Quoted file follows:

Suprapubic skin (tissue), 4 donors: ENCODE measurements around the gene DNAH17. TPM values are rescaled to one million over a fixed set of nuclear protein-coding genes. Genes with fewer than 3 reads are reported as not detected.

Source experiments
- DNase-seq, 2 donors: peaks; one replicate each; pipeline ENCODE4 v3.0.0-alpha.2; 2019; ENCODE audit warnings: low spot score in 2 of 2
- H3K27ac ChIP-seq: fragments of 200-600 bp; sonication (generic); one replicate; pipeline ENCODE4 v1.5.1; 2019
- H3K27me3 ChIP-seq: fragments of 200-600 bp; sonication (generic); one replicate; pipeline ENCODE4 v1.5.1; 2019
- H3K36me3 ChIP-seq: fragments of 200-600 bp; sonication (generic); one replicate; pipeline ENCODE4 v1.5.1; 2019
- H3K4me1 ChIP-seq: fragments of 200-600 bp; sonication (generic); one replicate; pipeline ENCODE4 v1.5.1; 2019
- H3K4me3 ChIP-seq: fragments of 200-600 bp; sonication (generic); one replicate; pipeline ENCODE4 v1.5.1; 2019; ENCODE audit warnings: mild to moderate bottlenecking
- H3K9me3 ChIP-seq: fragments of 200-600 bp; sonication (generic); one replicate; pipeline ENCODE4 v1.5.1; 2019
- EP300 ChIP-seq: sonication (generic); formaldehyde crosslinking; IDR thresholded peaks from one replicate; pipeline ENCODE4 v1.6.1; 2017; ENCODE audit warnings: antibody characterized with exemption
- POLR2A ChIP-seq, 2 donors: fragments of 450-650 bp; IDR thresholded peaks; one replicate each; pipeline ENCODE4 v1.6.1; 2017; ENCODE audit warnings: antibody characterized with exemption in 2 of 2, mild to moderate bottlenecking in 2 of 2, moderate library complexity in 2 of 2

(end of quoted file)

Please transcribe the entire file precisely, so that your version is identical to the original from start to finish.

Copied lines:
Suprapubic skin (tissue), 4 donors: ENCODE measurements around the gene DNAH17. TPM values are rescaled to one million over a fixed set of nuclear protein-coding genes. Genes with fewer than 3 reads are reported as not detected.

Source experiments
- DNase-seq, 2 donors: peaks; one replicate each; pipeline ENCODE4 v3.0.0-alpha.2; 2019; ENCODE audit warnings: low spot score in 2 of 2
- H3K27ac ChIP-seq: fragments of 200-600 bp; sonication (generic); one replicate; pipeline ENCODE4 v1.5.1; 2019
- H3K27me3 ChIP-seq: fragments of 200-600 bp; sonication (generic); one replicate; pipeline ENCODE4 v1.5.1; 2019
- H3K36me3 ChIP-seq: fragments of 200-600 bp; sonication (generic); one replicate; pipeline ENCODE4 v1.5.1; 2019
- H3K4me1 ChIP-seq: fragments of 200-600 bp; sonication (generic); one replicate; pipeline ENCODE4 v1.5.1; 2019
- H3K4me3 ChIP-seq: fragments of 200-600 bp; sonication (generic); one replicate; pipeline ENCODE4 v1.5.1; 2019; ENCODE audit warnings: mild to moderate bottlenecking
- H3K9me3 ChIP-seq: fragments of 200-600 bp; sonication (generic); one replicate; pipeline ENCODE4 v1.5.1; 2019
- EP300 ChIP-seq: sonication (generic); formaldehyde crosslinking; IDR thresholded peaks from one replicate; pipeline ENCODE4 v1.6.1; 2017; ENCODE audit warnings: antibody characterized with exemption
- POLR2A ChIP-seq, 2 donors: fragments of 450-650 bp; IDR thresholded peaks; one replicate each; pipeline ENCODE4 v1.6.1; 2017; ENCODE audit warnings: antibody characterized with exemption in 2 of 2, mild to moderate bottlenecking in 2 of 2, moderate library complexity in 2 of 2